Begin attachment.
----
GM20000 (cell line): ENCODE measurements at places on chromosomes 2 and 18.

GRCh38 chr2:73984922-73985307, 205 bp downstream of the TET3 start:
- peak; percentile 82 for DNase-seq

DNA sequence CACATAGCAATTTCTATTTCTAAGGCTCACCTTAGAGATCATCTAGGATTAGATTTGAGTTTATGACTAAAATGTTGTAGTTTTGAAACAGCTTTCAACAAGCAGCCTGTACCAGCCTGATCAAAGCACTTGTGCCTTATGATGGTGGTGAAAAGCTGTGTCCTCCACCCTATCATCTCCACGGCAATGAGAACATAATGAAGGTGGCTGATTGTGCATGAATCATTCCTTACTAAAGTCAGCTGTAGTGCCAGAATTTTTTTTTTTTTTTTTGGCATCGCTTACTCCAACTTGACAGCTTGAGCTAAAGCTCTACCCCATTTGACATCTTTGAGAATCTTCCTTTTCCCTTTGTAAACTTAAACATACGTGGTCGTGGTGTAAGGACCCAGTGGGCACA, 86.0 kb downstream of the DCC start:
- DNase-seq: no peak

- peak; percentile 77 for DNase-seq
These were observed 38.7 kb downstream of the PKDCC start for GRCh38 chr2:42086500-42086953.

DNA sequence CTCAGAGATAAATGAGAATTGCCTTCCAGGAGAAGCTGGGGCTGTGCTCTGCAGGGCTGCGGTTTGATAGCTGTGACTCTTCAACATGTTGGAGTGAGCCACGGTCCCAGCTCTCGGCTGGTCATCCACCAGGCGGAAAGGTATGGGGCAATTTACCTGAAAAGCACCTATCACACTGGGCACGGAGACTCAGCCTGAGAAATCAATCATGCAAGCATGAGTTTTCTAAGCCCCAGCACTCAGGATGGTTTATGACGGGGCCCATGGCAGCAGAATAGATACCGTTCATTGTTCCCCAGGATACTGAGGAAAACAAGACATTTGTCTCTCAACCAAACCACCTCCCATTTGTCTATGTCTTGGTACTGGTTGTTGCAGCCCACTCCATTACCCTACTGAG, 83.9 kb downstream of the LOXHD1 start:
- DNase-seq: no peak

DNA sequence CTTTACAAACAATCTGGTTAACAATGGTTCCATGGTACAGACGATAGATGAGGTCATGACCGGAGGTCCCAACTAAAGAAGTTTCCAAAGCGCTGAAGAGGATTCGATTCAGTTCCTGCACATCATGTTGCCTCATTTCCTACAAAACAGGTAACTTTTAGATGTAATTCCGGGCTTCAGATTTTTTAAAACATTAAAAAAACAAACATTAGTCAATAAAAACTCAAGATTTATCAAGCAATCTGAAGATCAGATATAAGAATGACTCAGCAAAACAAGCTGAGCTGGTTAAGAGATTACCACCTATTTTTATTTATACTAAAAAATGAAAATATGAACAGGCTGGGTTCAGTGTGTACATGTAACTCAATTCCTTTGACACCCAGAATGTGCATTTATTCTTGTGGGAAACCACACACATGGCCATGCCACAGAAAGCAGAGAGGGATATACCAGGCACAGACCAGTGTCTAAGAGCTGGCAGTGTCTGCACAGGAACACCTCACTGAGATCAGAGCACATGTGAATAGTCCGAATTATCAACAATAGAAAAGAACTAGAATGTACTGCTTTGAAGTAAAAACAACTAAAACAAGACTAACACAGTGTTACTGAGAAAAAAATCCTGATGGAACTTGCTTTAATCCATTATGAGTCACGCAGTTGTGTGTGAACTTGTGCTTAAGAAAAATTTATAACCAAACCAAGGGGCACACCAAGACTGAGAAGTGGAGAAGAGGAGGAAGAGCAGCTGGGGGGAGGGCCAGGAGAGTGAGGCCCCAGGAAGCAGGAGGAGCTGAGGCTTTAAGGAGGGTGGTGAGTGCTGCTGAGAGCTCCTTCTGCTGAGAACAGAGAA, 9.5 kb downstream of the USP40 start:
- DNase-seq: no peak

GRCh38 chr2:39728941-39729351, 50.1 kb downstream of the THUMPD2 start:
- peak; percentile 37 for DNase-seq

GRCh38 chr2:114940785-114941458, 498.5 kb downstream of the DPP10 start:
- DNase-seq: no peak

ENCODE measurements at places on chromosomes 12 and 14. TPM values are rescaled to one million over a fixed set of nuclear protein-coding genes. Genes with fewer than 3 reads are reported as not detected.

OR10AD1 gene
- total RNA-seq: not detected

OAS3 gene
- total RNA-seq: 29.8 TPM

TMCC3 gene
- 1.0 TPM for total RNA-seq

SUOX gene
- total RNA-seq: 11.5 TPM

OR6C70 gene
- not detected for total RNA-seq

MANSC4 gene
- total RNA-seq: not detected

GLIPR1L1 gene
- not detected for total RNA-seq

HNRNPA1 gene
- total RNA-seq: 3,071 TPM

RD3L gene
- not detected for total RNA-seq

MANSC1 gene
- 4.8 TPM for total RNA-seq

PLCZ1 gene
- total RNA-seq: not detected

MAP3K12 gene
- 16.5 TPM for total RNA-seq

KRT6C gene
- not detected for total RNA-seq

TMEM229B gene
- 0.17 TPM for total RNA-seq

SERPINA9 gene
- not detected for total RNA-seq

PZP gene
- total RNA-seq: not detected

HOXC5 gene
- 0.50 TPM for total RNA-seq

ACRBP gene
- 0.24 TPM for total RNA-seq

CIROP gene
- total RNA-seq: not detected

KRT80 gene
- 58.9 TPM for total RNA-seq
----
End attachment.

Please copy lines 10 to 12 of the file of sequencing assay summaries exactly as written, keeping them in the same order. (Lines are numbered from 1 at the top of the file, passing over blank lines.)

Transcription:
DNA sequence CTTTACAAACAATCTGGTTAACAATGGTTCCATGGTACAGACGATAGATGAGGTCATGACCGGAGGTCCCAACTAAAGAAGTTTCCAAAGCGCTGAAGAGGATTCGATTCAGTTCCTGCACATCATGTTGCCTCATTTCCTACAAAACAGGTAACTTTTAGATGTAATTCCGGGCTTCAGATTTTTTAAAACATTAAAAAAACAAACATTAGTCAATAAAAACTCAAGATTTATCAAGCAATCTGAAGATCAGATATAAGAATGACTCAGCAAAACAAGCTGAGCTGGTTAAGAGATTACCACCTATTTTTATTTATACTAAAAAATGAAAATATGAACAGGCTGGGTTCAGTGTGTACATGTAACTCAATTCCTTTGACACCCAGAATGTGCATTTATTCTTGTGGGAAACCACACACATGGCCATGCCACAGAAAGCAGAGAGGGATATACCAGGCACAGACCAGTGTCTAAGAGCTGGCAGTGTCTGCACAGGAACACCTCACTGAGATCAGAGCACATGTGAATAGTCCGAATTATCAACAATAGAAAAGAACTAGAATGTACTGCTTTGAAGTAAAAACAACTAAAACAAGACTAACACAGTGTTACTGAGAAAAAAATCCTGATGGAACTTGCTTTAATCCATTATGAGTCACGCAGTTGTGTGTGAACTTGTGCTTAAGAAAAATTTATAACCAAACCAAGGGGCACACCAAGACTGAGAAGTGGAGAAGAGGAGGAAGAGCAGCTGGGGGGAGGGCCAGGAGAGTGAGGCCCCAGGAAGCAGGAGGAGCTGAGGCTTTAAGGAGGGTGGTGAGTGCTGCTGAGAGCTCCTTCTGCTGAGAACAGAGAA, 9.5 kb downstream of the USP40 start:
- DNase-seq: no peak

GRCh38 chr2:39728941-39729351, 50.1 kb downstream of the THUMPD2 start: